Many of these challenges arise from the reality that a church that is calling all women and men to find a home in the Catholic community contains structures and cultures of exclusion that alienate all too many from the church or make their journey in the Catholic faith tremendously burdensome.
Cardinal McElroy’s appeals to “structures and cultures of exclusion” and “tremendously burdensome” expectations represent examples of unfettered empathy. He goes on to clearly state his intent and his empathetic appeal, as it relates to the Eucharist:
The Eucharist is a central element of God’s grace-filled transformation of all the baptized. For this reason, the church must embrace a eucharistic theology that effectively invites all of the baptized to the table of the Lord, rather than a theology of eucharistic coherence that multiplies barriers to the grace and gift of the eucharist. Unworthiness cannot be the prism of accompaniment for disciples of the God of grace and mercy.
Moreover, such “accompaniment” (unfettered empathy) stands in stark contrast to St. Paul’s warning (or barrier of worthiness) in 1 Corinthians 11:27. To condone actions that place another’s soul at eternal risk, especially by a Cardinal, a shepherd of souls, is a scandal of the highest degree. A scandal that encourages Catholics to incur guilt “concerning the body and blood of the Lord.”
Holy Compassion to Salvation in the Church
In contrast to unfettered empathy, holy compassion seeks the good of the other. In relation to the Catholic Church, holy compassion seeks the ultimate spiritual good of the other. How this works in the lives of lay men and women in the Church does require pastoral care, but not by de-emphasizing Catholic moral teaching or pitting “love” against doctrine. Christ is the foundation of Catholic moral teaching. God loved the world and gave His only begotten Son (John 3:16). Catholic moral teaching represents a part of God’s gift of love. This love rescues us from our sin, it does not redefine sin to make us feel better. Father Thomas Berg, a moral theologian at St. Joseph Seminary, defines holy compassion, as it relates to sin, perfectly:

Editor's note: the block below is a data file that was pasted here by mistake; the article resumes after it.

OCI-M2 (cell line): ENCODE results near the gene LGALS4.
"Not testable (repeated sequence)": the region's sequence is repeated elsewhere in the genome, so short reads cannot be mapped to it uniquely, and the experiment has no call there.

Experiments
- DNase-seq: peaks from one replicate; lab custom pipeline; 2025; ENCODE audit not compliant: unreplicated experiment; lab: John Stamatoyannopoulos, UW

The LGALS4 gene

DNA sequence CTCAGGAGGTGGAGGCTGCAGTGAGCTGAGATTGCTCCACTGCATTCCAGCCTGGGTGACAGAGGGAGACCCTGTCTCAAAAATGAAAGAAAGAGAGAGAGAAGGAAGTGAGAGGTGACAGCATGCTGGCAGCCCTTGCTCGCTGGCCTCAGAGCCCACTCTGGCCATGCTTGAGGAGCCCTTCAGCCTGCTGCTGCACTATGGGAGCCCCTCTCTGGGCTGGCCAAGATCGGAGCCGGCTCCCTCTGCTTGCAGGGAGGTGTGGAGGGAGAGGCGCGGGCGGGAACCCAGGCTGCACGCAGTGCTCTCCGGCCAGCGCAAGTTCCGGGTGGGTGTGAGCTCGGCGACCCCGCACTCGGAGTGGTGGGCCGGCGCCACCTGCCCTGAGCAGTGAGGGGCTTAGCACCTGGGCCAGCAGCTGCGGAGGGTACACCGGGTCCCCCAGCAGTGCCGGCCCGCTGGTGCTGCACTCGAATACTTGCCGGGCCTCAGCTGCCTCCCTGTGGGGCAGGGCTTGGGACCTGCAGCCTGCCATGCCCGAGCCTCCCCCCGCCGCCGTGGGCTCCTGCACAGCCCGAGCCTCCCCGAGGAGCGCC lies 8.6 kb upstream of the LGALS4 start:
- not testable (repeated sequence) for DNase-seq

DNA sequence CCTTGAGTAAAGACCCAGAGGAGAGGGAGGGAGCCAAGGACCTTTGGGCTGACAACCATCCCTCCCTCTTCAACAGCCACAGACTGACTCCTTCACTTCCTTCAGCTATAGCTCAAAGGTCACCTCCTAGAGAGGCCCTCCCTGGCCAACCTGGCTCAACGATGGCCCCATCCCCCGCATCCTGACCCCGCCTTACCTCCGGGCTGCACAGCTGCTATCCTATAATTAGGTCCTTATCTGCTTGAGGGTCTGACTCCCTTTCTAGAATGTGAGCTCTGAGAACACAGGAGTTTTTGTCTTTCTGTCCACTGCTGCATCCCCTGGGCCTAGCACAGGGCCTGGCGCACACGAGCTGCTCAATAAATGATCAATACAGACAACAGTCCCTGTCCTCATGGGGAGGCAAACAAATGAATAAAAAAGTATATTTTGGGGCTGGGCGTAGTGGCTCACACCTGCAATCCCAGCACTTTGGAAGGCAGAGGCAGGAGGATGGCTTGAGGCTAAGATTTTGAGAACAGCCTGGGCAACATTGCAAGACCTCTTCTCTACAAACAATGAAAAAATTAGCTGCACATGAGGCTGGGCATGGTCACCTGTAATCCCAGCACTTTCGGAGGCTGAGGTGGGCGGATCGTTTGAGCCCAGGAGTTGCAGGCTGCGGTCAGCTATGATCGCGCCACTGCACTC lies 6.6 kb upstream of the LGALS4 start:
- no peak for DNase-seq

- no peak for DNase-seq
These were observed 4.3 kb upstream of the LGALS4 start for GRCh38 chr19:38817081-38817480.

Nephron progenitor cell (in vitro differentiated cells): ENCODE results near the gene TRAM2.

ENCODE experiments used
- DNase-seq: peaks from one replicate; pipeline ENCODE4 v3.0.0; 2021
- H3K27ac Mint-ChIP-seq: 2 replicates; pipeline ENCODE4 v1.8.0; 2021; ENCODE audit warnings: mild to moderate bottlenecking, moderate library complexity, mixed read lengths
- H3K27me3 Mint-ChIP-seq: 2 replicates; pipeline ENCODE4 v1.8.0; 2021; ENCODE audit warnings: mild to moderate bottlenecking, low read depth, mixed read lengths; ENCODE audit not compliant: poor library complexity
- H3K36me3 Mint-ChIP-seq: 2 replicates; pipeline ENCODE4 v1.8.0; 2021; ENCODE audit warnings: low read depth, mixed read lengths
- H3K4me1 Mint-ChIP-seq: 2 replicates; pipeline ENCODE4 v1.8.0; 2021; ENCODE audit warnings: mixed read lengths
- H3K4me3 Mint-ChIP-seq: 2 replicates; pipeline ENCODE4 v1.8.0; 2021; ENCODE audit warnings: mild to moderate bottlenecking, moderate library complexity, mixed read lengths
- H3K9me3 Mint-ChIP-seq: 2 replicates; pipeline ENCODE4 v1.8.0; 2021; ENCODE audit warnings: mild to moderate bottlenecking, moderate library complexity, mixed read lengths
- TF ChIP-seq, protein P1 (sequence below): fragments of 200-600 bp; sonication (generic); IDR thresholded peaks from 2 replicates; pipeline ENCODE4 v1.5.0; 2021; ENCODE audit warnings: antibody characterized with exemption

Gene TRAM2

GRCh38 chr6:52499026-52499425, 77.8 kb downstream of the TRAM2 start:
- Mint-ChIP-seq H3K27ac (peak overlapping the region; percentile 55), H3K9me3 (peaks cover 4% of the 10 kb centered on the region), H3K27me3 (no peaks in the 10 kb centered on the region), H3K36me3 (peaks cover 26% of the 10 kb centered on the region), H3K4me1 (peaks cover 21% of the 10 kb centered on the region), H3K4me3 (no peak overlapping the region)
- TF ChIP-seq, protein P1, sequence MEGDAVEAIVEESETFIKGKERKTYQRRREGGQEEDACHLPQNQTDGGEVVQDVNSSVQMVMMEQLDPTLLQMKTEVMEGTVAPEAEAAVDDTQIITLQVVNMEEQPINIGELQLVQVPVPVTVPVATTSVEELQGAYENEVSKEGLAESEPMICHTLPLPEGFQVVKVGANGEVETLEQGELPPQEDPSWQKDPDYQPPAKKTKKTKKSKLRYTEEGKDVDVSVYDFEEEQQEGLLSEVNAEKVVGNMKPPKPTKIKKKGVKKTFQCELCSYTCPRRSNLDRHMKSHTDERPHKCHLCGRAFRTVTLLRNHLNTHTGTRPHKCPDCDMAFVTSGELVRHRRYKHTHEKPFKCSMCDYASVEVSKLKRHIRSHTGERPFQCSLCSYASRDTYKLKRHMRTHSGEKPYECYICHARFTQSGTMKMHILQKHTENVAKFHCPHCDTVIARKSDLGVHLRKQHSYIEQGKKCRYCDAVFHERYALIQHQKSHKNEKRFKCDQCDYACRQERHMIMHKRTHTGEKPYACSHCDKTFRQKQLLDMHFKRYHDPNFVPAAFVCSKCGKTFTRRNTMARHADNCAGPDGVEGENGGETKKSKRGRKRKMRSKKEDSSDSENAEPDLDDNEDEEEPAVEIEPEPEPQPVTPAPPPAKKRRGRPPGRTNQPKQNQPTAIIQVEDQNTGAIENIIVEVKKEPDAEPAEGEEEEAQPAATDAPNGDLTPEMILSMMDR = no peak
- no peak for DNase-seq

The Church must offer the world not only the promise of tenderly accompanying people in their often complex and confusing moral lives, but also a sincere presentation of the truth of the human person. Again, it’s not an either-or between pastoral approach and moral doctrine; it’s always both-and.
To summarize Fr. Berg, the Church must offer:
- The promise of tenderly accompaniment, and…
- Sincere presentation of the truth of the human person.
This “both and…” approach to sin recognizes the individual’s current situation but also provides them with guidance, rooted in truth, to overcome their sin. This approach, contrary to unfettered empathy, does not attempt to save someone’s feeling at the expense of their soul (Mark 8:36).
Doctor Analogy Redux
In conclusion, let’s circle back to the doctor analogy. No responsible doctor places the feelings of their patients over the patient’s overall health. Regardless of ailment, a doctor must do their best to heal the patient and do no harm. The same applies on a spiritual level and the effect sin has on a person’s soul. Likewise, no responsible priest, bishop, archbishop, or cardinal places the feelings of sinners over the sinner’s overall spiritual health. Regardless of sin, priests, bishops, archbishops, and cardinals must do their best to spiritually heal the sinner and do no harm. Those who place the feeling of sinners over their overall spiritual health risk that sinner’s soul and possibly their own.
May God help us towards holy compassion and not unfettered empathy, for that path leads to spiritual death.